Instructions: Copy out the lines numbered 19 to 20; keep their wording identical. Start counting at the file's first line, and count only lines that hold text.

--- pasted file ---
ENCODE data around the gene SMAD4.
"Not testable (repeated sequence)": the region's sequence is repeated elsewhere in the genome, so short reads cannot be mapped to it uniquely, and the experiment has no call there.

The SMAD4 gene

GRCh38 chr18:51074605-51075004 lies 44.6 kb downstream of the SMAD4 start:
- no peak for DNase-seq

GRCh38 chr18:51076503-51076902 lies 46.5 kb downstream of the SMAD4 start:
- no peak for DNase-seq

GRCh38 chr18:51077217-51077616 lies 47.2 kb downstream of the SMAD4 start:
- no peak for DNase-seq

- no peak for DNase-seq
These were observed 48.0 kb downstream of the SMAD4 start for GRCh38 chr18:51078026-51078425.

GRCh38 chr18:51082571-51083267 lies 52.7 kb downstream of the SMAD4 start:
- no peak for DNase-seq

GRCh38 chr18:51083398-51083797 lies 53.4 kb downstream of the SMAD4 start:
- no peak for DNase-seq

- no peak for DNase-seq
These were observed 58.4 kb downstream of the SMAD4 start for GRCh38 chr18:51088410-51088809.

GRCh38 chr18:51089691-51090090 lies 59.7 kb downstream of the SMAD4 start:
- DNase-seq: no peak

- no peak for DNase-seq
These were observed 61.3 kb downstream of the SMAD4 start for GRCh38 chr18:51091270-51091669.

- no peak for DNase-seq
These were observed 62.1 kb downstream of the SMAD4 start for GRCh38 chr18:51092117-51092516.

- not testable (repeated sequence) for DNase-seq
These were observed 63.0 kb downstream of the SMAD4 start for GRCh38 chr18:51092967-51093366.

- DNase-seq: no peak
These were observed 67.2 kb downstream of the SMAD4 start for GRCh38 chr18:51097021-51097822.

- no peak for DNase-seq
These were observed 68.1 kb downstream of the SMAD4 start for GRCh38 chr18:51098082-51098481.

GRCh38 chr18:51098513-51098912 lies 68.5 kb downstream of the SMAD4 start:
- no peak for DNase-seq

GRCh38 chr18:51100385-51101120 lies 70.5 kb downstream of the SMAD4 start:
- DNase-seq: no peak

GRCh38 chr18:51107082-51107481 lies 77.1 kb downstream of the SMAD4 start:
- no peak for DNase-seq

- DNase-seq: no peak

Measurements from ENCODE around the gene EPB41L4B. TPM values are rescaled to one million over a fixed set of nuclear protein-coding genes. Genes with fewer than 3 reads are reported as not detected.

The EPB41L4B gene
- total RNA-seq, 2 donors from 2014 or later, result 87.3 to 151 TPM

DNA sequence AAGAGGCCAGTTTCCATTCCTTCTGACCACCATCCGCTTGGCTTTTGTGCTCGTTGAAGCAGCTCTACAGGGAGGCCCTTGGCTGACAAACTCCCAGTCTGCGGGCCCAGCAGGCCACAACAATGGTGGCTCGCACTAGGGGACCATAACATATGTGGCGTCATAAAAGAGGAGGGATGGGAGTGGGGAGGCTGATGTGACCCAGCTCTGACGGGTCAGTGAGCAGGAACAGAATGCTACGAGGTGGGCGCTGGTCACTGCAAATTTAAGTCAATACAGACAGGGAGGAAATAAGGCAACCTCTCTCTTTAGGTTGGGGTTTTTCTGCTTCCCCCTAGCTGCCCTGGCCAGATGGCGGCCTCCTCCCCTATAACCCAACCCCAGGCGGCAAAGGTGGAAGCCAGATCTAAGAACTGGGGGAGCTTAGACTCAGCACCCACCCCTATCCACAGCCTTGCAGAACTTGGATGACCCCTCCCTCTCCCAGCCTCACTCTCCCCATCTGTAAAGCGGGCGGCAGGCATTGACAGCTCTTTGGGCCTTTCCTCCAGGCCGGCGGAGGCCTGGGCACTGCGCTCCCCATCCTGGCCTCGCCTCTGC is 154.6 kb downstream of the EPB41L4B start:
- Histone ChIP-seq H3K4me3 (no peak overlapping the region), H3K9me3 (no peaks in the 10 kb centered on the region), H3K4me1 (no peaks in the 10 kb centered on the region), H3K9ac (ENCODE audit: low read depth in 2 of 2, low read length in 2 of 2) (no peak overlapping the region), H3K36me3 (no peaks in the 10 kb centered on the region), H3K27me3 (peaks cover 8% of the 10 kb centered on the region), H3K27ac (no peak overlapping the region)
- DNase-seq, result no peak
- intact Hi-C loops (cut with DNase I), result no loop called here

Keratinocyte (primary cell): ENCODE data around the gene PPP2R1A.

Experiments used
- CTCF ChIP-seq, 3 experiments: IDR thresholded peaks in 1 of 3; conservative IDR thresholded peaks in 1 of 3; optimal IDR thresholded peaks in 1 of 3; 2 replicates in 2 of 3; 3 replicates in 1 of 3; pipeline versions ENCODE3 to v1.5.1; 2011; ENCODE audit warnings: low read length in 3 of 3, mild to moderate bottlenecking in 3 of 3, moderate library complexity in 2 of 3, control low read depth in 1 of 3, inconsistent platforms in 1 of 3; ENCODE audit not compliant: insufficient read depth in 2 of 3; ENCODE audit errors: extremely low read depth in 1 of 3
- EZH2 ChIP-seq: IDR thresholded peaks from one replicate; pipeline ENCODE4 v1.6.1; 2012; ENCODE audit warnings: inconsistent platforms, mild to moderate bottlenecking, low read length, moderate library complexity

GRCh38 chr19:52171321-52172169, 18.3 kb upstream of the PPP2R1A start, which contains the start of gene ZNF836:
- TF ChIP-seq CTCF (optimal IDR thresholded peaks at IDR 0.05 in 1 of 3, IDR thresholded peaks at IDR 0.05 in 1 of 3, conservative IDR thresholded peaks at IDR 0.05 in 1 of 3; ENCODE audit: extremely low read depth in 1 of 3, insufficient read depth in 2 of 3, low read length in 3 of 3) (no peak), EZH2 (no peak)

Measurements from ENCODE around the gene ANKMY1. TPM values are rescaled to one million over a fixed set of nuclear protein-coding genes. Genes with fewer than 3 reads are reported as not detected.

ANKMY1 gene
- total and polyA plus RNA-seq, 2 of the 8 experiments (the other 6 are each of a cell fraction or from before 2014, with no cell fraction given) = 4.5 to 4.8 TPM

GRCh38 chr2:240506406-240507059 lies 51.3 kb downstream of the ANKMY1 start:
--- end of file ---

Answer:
- DNase-seq: no peak

- no peak for DNase-seq